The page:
Agape denotes an undefeatable benevolence and unconquerable goodwill, that always seeks the highest of the other, no matter what he does. It is the self-giving love that gives freely without asking anything in return, and does not consider the worth of its object. Agape is more a love by choice than philos, which is love by chance; and it refers to the will rather than the emotion. Agape describes the unconditional love God has for the world. According to the Apostle Paul's description of "Agape" love in 1 Corinthians 13, it is sacrificial, demonstrated by Jesus' death on the cross, does not display itself haughtily. It is not conceited (arrogant and inflated with pride); it is not rude (unmannerly) and does not act unbecomingly. Love (God's love in and for man) does not insist on its own rights or its own way, for it is not self-seeking; it is not touchy or fretful or resentful; it takes no account of the evil done to it [it pays no attention to a suffered wrong]. It does not rejoice at injustice and unrighteousness, but rejoices when right and truth prevail. Love bears up under anything and everything that comes, is ever ready to believe the best of every person, its hopes do not fade under any circumstances, and it endures everything without weakening. [Love never becomes obsolete or comes to an end]. Love never fails". (AMP)
A further Biblical definition in 2 John 1:6 defines love with the statement, "And this is love: that we walk in obedience to his commands. As you have heard from the beginning, his command is that you walk in love".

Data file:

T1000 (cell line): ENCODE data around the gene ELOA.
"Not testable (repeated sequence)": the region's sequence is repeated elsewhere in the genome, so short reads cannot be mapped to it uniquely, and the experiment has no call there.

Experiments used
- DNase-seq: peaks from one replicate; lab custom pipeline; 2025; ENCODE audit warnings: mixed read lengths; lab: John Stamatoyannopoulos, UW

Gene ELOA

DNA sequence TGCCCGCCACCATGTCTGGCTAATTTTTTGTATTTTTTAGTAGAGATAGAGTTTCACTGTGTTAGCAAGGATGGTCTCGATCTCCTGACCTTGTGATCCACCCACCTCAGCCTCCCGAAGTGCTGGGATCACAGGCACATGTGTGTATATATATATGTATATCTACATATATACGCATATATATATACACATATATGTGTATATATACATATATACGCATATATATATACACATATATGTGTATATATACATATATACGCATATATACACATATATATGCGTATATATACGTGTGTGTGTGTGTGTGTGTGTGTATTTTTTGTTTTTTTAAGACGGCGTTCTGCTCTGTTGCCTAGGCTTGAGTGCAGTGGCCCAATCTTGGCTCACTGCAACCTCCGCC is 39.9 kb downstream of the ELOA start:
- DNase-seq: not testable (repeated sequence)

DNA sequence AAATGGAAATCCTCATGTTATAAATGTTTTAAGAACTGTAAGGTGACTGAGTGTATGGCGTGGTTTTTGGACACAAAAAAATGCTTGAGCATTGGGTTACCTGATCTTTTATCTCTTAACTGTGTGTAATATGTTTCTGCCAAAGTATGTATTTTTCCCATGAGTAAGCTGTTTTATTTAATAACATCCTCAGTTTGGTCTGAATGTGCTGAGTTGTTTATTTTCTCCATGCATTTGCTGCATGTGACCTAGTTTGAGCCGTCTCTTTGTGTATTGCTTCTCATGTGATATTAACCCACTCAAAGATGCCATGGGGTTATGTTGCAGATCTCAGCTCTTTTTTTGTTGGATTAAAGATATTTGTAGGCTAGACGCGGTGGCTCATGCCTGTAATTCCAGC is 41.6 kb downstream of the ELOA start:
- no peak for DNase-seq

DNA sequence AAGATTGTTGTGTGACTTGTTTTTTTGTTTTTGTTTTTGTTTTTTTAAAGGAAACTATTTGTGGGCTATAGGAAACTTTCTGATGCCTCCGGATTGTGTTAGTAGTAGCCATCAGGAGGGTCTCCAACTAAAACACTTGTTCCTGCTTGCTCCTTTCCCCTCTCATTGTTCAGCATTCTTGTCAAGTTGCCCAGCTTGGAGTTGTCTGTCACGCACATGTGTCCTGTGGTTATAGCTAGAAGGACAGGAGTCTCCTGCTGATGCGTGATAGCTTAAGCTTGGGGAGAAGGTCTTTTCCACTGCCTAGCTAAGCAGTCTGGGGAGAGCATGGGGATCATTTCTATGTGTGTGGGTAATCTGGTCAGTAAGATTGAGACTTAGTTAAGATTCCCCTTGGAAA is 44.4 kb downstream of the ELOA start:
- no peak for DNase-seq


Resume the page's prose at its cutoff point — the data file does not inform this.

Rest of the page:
Joy (Greek: chara, Latin: gaudium) 
The Greek word for 'joy' is Kevo, derived from the word charis, which is the Greek word for 'grace.' This is significant to note, for chara is produced by the charis of God. This means 'joy' is not a human-based happiness that comes and goes but, rather, true 'joy' is divine in its origin. It is a Spirit-given expression that flourishes best in hard times. For example, in 1 Thessalonians 1:6, the Thessalonians were under great stress due to persecution; yet in the midst of it all, they continued to experience great joy. The Greek strongly implies that their supernatural joy was due to the Holy Spirit working in them. Paul even called it the "joy of the Holy Ghost". (Sparkling Gems from the Greek, Rick Renner)
Peace (Greek: eirene, Latin: pax) 
Peace is the result of resting in a relationship with God. Peace is a tranquility, a state of rest, that comes from seeking after God, or, the opposite of chaos. Peace or eirḗnē is God's gift of wholeness and derived from eirō, "to join, tie together into a whole", properly, when all essential parts are joined together as one or as a whole.